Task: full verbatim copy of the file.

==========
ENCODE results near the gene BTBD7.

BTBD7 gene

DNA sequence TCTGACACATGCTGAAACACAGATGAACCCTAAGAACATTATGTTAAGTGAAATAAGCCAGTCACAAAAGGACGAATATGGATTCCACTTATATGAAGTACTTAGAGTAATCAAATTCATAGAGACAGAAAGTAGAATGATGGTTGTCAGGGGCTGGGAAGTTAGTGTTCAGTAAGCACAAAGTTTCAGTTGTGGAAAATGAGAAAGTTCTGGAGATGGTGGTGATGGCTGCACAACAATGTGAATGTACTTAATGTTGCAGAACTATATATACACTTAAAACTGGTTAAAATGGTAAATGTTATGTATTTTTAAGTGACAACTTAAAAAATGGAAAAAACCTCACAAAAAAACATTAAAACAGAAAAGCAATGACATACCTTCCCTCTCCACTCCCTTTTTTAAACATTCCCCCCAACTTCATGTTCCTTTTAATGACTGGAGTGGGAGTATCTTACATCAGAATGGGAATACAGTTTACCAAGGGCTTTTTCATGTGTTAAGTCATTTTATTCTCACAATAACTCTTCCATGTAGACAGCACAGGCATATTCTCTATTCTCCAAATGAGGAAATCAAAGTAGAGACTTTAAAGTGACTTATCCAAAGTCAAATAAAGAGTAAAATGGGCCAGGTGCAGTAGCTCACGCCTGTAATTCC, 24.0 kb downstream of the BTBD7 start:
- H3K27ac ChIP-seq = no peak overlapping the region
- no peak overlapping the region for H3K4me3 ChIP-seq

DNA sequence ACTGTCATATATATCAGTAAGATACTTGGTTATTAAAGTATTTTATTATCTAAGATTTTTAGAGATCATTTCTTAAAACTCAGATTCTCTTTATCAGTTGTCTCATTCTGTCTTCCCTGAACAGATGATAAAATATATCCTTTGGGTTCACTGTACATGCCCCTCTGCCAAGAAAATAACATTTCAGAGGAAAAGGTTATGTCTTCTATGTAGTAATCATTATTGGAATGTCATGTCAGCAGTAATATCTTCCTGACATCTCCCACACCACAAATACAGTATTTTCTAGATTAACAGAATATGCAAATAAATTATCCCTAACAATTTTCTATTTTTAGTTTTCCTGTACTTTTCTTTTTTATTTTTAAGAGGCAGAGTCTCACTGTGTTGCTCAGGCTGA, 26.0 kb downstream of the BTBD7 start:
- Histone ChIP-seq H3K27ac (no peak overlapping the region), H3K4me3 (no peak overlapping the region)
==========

ENCODE results near the gene BTBD7.

BTBD7 gene

DNA sequence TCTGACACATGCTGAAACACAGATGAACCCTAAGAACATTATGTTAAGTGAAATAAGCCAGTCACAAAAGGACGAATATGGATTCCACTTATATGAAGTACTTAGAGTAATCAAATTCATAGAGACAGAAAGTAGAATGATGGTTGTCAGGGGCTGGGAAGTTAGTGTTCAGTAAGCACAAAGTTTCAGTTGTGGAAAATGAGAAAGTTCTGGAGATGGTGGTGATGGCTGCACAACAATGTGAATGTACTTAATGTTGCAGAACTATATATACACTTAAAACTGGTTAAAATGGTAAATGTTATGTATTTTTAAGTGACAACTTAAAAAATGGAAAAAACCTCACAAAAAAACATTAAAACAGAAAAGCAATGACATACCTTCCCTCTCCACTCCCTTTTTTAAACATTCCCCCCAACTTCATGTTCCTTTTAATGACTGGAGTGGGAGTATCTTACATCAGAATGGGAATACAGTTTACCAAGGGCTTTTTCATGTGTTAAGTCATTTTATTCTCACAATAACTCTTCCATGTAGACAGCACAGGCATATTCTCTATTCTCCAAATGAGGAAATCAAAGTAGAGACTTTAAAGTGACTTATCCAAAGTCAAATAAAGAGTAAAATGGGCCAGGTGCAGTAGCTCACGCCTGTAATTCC, 24.0 kb downstream of the BTBD7 start:
- H3K27ac ChIP-seq = no peak overlapping the region
- no peak overlapping the region for H3K4me3 ChIP-seq

DNA sequence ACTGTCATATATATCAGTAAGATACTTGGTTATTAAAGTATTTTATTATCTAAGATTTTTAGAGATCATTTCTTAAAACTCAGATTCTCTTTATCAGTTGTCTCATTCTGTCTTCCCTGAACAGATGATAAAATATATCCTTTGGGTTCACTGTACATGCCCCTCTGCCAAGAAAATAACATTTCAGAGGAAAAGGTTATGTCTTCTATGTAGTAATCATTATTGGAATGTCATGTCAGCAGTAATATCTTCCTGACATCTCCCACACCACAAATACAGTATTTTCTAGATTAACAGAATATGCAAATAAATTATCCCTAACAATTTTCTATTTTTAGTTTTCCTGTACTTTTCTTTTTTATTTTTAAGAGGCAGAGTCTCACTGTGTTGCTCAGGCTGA, 26.0 kb downstream of the BTBD7 start:
- Histone ChIP-seq H3K27ac (no peak overlapping the region), H3K4me3 (no peak overlapping the region)